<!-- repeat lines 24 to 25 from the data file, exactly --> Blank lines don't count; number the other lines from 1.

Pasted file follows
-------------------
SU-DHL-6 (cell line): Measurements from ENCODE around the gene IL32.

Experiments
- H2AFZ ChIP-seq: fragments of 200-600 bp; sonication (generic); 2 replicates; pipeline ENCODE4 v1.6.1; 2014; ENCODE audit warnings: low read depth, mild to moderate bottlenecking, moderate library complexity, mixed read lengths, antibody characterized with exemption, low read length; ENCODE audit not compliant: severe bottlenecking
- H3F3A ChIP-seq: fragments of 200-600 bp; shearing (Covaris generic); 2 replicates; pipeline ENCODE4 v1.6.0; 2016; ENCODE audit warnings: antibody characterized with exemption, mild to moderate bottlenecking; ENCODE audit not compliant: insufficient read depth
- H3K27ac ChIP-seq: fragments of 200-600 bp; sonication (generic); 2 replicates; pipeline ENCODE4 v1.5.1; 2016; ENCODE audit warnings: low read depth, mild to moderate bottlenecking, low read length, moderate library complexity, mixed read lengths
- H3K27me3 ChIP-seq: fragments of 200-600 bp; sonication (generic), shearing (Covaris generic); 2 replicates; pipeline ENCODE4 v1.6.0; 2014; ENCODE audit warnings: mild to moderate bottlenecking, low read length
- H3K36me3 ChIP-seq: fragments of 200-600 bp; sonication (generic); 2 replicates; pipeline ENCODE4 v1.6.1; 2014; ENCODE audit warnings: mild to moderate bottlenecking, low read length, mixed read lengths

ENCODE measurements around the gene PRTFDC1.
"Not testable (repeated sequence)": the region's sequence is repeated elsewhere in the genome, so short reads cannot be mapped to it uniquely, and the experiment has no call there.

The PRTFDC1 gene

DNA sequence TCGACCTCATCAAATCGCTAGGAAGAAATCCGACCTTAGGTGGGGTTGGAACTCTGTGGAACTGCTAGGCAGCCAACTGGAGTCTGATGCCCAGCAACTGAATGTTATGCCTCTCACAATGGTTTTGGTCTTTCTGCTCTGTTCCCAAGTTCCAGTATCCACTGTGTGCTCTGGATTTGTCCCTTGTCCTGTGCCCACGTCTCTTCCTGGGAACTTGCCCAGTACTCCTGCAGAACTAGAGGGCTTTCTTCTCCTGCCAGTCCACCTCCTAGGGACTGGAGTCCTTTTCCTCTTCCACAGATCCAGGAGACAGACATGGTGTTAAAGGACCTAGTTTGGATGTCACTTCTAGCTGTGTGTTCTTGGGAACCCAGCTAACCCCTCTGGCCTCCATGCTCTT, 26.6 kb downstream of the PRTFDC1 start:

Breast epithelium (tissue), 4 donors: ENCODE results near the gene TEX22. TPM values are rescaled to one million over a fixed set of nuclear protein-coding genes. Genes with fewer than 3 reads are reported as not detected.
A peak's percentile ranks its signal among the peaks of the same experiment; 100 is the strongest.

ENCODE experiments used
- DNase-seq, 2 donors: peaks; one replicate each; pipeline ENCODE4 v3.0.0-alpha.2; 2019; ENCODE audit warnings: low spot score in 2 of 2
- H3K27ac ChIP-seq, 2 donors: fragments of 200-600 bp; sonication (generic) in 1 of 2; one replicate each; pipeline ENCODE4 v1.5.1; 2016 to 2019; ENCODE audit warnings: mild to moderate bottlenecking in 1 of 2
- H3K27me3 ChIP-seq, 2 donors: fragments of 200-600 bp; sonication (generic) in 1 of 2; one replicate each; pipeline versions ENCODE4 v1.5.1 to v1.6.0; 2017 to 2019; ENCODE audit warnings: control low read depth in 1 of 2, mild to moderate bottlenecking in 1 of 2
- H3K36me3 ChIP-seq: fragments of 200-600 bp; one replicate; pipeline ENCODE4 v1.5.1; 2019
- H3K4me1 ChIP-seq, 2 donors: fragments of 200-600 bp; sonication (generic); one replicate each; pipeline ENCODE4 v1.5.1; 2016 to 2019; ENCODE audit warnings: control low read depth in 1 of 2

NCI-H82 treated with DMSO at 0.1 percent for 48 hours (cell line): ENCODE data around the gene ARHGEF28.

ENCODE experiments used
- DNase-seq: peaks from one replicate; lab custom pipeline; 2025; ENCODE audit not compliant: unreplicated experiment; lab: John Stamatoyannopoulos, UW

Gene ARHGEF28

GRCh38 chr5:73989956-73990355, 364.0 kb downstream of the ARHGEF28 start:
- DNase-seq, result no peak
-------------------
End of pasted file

GRCh38 chr5:73989956-73990355, 364.0 kb downstream of the ARHGEF28 start:
- DNase-seq, result no peak